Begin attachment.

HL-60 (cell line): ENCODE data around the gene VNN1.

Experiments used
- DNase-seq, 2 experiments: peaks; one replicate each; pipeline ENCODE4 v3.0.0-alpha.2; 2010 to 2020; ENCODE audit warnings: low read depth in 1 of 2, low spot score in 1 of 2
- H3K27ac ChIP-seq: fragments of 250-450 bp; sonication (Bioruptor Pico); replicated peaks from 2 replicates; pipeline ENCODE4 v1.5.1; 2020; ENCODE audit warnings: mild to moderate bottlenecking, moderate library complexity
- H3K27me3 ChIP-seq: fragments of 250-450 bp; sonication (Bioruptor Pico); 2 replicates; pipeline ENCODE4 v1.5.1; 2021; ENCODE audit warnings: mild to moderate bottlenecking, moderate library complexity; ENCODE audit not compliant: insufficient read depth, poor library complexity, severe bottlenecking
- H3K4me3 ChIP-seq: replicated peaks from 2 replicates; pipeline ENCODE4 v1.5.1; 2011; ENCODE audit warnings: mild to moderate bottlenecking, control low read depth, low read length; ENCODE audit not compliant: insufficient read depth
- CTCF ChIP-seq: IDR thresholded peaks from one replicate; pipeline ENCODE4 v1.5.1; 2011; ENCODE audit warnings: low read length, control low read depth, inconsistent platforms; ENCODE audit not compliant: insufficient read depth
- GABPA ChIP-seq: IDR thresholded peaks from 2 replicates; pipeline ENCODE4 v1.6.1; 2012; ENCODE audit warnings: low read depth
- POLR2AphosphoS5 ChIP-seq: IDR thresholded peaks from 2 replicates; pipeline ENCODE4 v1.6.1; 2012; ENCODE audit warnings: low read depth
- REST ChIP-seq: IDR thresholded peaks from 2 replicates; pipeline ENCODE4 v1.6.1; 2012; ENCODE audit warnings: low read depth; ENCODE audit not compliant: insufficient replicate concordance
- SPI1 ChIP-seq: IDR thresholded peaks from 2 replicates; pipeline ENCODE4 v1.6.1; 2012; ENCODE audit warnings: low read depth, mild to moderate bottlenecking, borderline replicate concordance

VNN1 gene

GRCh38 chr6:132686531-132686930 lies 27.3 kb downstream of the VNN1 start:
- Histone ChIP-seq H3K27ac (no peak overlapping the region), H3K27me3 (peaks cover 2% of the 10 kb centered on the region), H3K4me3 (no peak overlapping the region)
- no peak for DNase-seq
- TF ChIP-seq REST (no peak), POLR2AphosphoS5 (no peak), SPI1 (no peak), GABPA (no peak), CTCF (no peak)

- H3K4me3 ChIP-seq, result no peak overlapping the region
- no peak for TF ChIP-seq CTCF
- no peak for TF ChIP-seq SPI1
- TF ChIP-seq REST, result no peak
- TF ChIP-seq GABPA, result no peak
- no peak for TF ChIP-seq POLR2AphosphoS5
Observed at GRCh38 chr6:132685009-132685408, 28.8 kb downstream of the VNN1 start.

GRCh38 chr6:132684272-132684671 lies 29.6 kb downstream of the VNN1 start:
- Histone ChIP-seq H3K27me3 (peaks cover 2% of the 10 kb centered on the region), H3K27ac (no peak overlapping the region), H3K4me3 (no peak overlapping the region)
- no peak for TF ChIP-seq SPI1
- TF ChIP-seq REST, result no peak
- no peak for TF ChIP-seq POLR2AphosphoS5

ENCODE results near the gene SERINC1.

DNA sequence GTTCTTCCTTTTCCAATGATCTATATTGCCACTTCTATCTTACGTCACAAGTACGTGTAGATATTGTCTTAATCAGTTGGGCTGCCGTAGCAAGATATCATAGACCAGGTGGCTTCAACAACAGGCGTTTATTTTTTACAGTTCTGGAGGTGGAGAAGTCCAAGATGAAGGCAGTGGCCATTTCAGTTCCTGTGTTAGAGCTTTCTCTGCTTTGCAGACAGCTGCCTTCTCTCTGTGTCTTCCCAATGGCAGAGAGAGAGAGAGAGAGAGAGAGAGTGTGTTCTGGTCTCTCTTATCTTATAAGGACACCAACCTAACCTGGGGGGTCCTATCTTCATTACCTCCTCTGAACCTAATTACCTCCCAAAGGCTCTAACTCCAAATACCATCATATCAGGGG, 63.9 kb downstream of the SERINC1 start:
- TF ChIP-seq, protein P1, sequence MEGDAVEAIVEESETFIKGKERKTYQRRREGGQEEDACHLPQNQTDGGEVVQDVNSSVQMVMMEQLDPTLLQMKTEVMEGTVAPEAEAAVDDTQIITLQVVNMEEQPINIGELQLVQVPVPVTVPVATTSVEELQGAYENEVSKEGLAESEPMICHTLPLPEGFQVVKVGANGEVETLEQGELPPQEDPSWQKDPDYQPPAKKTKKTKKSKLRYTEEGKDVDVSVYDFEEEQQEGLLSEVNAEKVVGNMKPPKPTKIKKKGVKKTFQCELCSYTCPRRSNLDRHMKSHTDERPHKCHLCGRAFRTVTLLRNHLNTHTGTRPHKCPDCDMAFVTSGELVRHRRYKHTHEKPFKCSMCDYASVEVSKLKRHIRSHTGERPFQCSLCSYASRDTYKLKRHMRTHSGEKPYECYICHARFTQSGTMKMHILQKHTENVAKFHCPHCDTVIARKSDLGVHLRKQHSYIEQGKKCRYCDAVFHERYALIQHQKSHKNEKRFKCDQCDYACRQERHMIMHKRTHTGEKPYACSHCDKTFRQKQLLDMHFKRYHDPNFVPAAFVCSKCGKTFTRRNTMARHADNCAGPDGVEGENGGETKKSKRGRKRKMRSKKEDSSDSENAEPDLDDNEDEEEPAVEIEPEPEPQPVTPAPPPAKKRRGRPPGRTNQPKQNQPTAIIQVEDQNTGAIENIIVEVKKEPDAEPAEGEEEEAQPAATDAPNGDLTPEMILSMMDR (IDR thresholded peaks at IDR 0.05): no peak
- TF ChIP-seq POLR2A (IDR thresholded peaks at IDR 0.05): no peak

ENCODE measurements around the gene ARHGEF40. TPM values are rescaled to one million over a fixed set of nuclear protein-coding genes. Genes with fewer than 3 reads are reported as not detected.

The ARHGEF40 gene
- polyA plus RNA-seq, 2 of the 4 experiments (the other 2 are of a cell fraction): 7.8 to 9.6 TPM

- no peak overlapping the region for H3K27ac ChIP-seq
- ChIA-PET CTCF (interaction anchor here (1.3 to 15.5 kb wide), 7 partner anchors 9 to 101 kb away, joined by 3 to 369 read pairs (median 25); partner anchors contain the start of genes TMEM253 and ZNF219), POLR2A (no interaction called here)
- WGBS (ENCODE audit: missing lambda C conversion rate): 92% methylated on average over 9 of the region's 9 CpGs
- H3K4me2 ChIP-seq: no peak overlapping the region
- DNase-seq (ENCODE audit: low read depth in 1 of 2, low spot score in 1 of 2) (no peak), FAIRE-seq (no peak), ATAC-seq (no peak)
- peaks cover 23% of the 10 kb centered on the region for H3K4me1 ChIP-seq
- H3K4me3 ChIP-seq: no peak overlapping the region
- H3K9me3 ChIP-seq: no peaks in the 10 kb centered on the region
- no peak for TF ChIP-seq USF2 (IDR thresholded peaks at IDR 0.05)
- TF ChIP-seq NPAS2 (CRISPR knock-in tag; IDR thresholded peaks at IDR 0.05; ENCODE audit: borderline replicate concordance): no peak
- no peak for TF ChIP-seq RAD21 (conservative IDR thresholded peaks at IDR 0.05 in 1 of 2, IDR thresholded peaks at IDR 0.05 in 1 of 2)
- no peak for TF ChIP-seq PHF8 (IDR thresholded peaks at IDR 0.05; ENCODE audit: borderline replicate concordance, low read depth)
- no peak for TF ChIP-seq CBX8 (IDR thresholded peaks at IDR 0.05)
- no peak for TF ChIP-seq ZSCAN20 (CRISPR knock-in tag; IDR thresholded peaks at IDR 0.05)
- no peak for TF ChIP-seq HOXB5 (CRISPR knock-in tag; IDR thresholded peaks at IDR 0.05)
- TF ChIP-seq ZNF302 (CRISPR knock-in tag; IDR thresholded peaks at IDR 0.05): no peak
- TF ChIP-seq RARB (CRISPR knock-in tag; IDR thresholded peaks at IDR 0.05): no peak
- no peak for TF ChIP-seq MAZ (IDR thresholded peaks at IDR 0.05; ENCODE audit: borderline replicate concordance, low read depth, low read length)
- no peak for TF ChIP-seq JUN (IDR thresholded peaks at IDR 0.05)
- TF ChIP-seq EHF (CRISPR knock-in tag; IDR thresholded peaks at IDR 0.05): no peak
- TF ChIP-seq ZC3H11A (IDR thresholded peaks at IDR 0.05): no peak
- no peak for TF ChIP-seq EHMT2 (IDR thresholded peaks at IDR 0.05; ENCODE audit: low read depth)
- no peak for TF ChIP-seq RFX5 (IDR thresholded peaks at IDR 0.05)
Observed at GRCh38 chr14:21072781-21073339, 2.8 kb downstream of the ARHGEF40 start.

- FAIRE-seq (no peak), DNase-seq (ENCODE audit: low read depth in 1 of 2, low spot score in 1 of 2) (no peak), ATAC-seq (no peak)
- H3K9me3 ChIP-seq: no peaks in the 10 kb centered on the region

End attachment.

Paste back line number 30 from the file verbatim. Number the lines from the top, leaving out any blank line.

DNA sequence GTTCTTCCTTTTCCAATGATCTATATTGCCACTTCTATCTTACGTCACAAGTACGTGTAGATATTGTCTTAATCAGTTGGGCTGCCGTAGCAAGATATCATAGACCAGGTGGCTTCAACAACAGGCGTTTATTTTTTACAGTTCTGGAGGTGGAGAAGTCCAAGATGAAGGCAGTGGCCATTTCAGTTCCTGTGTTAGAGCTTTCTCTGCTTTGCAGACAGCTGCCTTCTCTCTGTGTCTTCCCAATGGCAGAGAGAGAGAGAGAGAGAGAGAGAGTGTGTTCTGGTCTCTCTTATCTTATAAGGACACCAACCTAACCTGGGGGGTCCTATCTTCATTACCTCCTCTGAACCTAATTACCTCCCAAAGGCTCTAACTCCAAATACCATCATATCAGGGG, 63.9 kb downstream of the SERINC1 start: